Functional Foods Forum Turns 15 – Interplay of Senses Explored in Seminar

​The first talk of the evening was given by Associate Professor Mari Sandell, who gave an overview of the Forum’s research on senses, food perception, and eating behaviour. Over the course of 15 years, FFF has been involved in various international research projects, has collaborated with different companies on commissions, and has even compiled a “five-dimensional” cookbook, for example.

The Functional Foods Forum consists of several smaller teams from Seinäjoki to Turku that work in close co-operation with each other and outside partners. The existing laboratories and facilities are complemented by the latest development project, Flavoria, a lunch restaurant and cafeteria that serves as a new kind of research platform for studying consumer experience. It is located in Medisiina D, a new multi-user building on the Turku campus. Alongside the more conventional restaurant space, a “living lab” called Aistikattila will open in the facility early next year.


Research Coordinator Laura Forsman presented the findings of a study that explored how Finns sense their home country. The study found certain sensory experiences that a large number of Finnish people share. For instance, when asked to think of a Finnish landscape, roughly half of the respondents envisioned a lake scene. Such a large number of people agreeing upon the significance of a visual stimulus is rather remarkable. According to the study, other decidedly Finnish sensations include the taste of rye bread, the smell of the forest, the feeling of snow, and the sound of birdsong.




Mathematician and musician Bruno Mesz, representing the Argentinian Muntref Centro de Arte y Ciencia, discussed a study of the interplay of sounds and taste. In the study, people listened to music while tasting wine. It was discovered that hearing staccato notes in a classical music piece is subconsciously connected to tasting saltiness, for instance. The study, and other independently conducted experiments by other research groups, support the conclusion that sounds and visual stimuli can sometimes be sensed by taste.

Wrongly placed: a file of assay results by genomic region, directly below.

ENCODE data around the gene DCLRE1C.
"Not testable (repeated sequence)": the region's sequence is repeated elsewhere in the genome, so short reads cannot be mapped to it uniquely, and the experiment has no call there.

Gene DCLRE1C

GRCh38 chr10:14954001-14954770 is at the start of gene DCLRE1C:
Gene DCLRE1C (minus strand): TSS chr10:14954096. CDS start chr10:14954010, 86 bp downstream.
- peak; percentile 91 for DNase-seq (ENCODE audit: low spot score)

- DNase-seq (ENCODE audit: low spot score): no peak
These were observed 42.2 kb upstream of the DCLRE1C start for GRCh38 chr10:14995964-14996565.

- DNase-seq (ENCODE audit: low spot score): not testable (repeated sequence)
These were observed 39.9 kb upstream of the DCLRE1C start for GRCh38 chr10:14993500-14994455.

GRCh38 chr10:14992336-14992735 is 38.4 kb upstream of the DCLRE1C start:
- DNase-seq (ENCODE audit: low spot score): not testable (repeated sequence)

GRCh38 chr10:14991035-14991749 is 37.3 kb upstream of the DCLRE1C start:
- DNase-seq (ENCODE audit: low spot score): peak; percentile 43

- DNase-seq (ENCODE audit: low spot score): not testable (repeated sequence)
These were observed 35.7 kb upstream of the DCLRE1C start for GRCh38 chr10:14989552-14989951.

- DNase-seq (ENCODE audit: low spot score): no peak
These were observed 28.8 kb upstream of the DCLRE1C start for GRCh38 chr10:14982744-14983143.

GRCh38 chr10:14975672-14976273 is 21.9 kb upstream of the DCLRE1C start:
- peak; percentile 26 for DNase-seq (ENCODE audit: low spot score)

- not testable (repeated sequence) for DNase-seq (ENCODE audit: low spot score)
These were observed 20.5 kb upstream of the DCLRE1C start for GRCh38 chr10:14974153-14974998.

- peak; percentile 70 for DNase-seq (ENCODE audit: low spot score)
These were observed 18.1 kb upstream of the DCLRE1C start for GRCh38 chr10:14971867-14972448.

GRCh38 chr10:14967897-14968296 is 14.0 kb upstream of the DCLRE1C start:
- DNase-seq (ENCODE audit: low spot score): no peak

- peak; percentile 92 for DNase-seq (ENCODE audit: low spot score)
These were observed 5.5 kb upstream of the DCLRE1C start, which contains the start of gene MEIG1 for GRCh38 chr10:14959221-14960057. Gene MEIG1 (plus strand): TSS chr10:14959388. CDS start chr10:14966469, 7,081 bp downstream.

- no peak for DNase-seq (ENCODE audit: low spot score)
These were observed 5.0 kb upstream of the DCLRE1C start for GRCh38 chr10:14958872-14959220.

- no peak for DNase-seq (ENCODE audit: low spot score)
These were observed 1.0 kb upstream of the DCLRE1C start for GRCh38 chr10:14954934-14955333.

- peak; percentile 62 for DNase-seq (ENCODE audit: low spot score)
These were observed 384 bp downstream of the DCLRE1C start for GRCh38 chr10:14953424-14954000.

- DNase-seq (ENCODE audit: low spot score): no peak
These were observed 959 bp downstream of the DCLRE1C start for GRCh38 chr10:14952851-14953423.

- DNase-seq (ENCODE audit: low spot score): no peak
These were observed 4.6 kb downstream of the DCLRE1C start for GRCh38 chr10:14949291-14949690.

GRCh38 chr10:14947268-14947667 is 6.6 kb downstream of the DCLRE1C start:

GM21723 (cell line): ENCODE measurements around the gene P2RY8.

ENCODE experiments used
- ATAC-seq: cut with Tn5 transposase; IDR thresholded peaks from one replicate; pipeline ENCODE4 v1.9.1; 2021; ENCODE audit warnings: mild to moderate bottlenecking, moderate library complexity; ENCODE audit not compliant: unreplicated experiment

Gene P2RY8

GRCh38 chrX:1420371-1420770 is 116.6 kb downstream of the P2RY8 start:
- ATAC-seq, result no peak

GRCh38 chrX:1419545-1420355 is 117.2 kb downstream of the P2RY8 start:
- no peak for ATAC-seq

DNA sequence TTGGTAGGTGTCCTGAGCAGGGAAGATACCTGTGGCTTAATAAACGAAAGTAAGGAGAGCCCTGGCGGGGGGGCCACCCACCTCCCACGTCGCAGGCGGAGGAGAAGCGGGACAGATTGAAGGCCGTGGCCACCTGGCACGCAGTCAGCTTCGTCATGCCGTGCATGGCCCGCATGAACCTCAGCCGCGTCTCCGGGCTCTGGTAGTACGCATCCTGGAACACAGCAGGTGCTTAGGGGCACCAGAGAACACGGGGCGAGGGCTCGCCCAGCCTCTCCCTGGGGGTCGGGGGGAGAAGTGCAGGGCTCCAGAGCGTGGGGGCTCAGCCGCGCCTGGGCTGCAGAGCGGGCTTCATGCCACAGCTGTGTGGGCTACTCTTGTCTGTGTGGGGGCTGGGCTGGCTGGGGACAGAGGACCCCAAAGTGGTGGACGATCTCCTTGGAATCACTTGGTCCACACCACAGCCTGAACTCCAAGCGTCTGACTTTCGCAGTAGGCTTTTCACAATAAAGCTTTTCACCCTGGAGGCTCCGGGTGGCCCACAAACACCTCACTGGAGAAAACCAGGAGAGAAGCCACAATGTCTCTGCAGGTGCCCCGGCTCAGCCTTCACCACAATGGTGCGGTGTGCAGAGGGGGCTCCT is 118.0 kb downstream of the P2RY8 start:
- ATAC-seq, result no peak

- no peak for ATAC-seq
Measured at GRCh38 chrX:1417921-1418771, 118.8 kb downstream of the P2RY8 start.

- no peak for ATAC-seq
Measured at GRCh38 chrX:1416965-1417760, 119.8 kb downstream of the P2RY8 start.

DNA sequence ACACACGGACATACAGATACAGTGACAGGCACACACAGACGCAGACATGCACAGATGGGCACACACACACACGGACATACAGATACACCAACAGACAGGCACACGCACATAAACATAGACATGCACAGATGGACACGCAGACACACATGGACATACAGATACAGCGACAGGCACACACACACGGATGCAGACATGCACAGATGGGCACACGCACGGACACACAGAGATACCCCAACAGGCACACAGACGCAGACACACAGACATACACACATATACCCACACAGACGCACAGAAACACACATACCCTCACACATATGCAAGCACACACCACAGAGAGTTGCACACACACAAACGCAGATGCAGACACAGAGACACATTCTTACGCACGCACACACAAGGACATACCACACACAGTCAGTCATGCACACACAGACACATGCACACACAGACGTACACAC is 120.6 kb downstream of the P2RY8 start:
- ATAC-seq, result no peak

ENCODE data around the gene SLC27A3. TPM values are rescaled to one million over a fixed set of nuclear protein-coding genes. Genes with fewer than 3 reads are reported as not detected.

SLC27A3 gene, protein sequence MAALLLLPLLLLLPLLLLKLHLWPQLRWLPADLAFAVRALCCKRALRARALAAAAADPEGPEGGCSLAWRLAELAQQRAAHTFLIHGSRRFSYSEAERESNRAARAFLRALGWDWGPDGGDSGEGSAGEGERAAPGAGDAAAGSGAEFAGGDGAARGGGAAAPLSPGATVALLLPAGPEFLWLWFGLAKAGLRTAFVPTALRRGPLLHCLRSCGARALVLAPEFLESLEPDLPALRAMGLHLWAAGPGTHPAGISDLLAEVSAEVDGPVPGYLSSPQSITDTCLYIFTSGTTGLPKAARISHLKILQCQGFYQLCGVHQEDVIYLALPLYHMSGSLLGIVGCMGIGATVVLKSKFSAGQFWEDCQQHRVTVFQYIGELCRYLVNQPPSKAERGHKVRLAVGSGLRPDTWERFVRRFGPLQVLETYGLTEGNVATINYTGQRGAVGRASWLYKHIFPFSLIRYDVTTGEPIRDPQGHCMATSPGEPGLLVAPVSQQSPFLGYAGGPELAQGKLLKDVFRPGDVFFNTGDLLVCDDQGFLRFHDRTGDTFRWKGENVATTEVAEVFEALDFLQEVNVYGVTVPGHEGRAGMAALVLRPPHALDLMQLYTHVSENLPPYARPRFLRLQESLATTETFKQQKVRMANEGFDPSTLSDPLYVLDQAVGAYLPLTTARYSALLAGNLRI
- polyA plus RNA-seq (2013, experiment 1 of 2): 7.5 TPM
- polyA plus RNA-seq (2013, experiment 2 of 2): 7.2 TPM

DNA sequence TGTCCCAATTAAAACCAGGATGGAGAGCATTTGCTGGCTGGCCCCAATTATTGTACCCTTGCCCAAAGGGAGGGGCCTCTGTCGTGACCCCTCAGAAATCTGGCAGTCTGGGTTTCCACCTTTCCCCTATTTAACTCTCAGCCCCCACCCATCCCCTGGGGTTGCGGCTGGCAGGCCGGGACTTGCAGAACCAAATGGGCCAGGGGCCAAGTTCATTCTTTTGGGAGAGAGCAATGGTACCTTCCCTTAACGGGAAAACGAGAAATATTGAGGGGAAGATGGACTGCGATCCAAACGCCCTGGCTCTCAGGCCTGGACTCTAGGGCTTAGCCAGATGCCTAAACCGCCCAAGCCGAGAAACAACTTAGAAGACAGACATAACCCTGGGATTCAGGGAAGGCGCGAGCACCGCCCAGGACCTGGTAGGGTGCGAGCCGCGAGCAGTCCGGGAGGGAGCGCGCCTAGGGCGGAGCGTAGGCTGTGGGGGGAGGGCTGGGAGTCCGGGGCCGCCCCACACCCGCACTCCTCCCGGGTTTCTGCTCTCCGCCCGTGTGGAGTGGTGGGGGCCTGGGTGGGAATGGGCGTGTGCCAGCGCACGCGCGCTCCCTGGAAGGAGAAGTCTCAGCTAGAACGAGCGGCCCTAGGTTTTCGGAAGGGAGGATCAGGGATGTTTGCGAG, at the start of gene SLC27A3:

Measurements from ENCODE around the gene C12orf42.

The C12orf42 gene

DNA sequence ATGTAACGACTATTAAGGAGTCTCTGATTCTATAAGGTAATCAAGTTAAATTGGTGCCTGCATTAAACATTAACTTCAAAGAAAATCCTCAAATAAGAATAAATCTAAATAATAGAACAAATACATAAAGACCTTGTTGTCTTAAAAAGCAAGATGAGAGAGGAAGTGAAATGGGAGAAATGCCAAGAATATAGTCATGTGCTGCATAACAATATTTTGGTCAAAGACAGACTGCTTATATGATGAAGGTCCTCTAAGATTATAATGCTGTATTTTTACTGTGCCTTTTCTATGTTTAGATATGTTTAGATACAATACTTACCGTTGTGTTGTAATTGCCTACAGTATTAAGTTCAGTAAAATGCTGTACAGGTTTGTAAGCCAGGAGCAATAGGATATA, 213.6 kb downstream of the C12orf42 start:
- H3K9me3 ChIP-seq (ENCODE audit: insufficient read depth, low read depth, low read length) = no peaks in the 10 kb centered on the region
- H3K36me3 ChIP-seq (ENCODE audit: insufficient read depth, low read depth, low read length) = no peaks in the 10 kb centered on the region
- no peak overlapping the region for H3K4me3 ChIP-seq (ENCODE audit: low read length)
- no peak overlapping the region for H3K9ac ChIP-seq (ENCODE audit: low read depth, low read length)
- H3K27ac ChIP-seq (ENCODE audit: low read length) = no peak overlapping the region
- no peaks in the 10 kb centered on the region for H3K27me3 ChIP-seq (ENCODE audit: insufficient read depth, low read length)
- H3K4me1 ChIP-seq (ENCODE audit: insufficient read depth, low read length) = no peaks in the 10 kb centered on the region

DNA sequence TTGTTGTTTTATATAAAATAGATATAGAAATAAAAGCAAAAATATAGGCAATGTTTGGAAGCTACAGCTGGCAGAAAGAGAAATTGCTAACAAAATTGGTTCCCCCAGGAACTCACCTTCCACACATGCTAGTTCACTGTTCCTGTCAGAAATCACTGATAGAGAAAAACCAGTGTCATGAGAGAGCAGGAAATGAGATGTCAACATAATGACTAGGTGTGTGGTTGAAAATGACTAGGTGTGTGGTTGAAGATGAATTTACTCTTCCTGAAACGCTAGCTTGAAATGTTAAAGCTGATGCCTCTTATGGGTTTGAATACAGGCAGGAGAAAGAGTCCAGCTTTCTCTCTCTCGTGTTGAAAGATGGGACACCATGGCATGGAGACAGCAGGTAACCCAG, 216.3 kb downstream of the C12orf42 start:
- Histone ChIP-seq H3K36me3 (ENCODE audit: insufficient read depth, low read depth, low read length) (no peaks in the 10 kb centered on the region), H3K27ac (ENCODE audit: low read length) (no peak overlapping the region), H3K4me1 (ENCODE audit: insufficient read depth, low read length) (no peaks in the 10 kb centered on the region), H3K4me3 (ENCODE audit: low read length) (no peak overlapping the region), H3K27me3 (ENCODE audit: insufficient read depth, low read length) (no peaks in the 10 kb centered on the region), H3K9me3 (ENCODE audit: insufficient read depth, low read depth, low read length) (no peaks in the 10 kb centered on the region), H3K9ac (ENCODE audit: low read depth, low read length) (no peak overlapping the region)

Per Samuelsson
and Iréne Sahlin are Swedish composers and sound designers whose projects combine sounds and movement to tastes and smells, as evidenced by their performances at the seminar. First the audience was served a welcome mocktail, Cosmopolitan with a Sonic Twist, whose taste profile was enhanced by the accompanying handcrafted musical background. Lastly, Samuelsson, Sahlin, choreographer Maria Zegna and Professor Anu Hopia performed a piece utilising music, voice, sounds, smells, and dance, centred on the theme of the river that flows through Turku.

As evidenced by the seminar’s wide range of topics, research findings on the interplay of senses can be utilised in various fields; by food businesses, in improving people’s everyday lives, and in art projects.

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Published date 11/5/2018 12:50 AM ,  Modified date 11/5/2018 12:59 PM

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